A Line Mountain graduate received a $500,000 grant from USDA’s Agriculture and Food Research Initiative (AFRI) for research related to dairy cow health.

Tasia Taxis, an assistant professor in the Department of Animal Science at Michigan State University and 2004 graduate from Line Mountain High School, is looking to build off of work already accomplished by MSU’s bovine leukemia virus (BLV) team and further advance development of research designed to limit the spread of the disease. Very few studies have looked at the calves and their development with BLV exposure.

“It is one of the most exciting things that I’ve had happen,” said Taxis, 35, who grew up in Dorsnife. “It’s the first time I’ve applied for it. It usually takes two to three times. To be funded on the very first go, I’m ecstatic and I’m excited to see where the project takes me.”

In high school, Taxis was not part of the FAA or 4-H programs, but she job shadowed at the Sunbury Animal Hospital and had a passion for biology and science classes. She earned her bachelor’s degree in animal science with a focus on biotechnology and forensic science from Purdue University in Indiana. She earned her master’s and a doctorate in bovine genetics from the University of Missouri. She finished her doctorate program in 2016 and started working at MSU in 2017.

BLV is a retrovirus of cattle and is related to retroviruses of other mammals, including HIV in humans. BLV causes Enzootic bovine leukosis, a contagious disease of cattle, that can cause cancer of lymphatic tissue. Animals that have this cancer often die within months of the onset of clinical signs, which can include tumors throughout the body, loss of appetite, weight loss, weakness, fever, abnormal breathing, bulging eyes and partial paralysis of the hind legs, according to an MSU release on the grant.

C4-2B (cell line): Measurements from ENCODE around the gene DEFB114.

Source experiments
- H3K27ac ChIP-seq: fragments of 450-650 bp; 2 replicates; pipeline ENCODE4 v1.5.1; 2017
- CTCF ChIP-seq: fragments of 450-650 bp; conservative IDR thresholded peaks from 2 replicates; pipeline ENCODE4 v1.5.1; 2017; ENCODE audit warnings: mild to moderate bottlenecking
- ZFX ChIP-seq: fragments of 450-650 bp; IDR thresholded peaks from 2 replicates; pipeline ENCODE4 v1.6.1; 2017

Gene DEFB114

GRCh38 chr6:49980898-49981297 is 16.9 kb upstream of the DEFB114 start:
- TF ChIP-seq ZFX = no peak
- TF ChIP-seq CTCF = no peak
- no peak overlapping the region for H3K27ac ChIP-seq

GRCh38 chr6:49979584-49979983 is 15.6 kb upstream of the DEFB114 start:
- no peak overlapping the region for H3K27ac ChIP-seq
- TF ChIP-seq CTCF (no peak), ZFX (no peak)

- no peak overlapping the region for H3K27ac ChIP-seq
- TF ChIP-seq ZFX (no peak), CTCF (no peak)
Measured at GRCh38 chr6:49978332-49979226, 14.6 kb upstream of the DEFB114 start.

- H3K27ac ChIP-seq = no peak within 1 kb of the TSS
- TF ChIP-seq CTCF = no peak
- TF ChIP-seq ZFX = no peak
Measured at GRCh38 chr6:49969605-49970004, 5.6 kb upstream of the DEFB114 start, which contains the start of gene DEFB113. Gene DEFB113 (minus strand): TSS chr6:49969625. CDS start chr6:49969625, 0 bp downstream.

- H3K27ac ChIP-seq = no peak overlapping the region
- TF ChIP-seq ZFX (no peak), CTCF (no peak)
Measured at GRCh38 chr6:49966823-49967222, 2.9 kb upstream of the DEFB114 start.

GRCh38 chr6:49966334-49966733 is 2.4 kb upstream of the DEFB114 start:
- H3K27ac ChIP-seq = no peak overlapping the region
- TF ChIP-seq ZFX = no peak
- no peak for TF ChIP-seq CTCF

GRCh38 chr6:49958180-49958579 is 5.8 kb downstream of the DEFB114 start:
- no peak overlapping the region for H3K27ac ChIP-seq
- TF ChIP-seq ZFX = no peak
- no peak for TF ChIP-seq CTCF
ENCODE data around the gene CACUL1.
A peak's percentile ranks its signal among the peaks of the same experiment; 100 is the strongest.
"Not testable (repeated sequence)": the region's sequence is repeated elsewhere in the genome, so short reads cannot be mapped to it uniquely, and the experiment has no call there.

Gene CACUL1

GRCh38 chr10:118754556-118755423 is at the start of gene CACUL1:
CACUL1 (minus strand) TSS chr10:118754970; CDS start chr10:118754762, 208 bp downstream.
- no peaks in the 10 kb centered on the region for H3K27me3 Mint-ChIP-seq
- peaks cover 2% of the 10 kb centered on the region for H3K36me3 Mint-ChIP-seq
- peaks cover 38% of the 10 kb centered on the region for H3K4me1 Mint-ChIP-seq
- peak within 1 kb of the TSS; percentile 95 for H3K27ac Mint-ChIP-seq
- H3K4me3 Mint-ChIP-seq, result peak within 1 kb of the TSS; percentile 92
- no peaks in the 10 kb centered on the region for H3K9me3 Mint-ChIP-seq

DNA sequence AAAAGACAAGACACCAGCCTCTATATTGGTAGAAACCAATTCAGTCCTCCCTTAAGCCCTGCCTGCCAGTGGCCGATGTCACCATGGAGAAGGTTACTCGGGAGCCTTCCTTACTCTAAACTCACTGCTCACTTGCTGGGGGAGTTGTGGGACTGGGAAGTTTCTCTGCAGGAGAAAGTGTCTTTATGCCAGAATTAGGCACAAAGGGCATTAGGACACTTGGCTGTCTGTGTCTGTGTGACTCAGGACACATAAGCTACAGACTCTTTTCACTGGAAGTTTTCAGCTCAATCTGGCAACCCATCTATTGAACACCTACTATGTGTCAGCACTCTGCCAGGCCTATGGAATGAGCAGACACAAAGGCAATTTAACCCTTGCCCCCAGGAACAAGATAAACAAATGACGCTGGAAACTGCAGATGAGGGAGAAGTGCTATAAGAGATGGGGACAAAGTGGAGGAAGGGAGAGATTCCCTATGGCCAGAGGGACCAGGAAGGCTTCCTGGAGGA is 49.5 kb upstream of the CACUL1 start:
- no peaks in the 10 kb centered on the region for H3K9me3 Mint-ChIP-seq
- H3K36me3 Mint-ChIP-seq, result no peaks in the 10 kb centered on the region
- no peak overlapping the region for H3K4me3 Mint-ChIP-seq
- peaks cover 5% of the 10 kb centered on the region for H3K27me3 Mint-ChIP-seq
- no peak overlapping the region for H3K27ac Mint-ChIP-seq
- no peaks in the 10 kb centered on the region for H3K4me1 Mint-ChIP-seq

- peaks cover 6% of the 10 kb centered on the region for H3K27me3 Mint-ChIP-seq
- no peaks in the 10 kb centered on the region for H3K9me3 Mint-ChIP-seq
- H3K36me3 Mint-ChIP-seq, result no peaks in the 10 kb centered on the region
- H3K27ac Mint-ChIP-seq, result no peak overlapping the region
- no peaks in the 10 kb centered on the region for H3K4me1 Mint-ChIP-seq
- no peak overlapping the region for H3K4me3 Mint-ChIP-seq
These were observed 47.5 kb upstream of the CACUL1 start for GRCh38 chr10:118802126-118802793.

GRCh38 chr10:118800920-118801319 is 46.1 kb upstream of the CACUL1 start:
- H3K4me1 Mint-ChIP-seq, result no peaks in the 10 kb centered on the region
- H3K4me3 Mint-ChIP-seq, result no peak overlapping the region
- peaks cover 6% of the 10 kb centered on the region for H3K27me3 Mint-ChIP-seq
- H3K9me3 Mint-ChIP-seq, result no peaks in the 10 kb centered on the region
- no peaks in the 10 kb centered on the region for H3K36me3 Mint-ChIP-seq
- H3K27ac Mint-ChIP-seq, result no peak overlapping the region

Taxis is researching if BLV can be detected earlier in a calf’s life, and whether genetic selection can be used to stop the proliferation of the disease within a herd.

Taxis will work with dairy farms across the state to implement her research. She hopes to complete herd enrollments this fall and start the study with new calves early in 2021. She will be working with two graduate students on the project.

“BLV leads to all sorts of issues,” said Taxis. “The cow doesn’t live as long, it’s not as healthy, it doesn’t produce milk. It costs producers a lot of milk and money. This study will help determine management techniques, to lessen the prevalence or eliminate the virus completely out of the herd.”

Most studies have focused on adult animals because they show symptoms, but this new study is flipping it, she said. 

“Typically, what we’ve looked at has been the milking herd, so the older cows after they’ve already had a calf and are starting to produce milk,” Taxis said. “But the thought is that maybe the calves become infected with the virus, and they don’t really show sickness until they become pregnant or have their first calf.

The benefits of having a BLV-free herd include being certified, which opens up a business and also animal welfare, she said.

“You have healthier animals on a farm that live longer,” said Taxis. “Producers will enjoy that.”

Taxis still has family living in Dornsife, including her mother, Mary Ann Taxis.

“Our daughter pursued her dream of working with animals (animal research) from a very early age (5th grade),” said Mary Ann Taxis. “She set her sights on attending Purdue then the University of Missouri working with very talented mentors/people to get to where she is today. Although we do miss her very much since she has been away since High School we can’t be any more proud of her and her accomplishments. She loves what she does and always gives 110 percent for her work. We just love her to pieces.”

 

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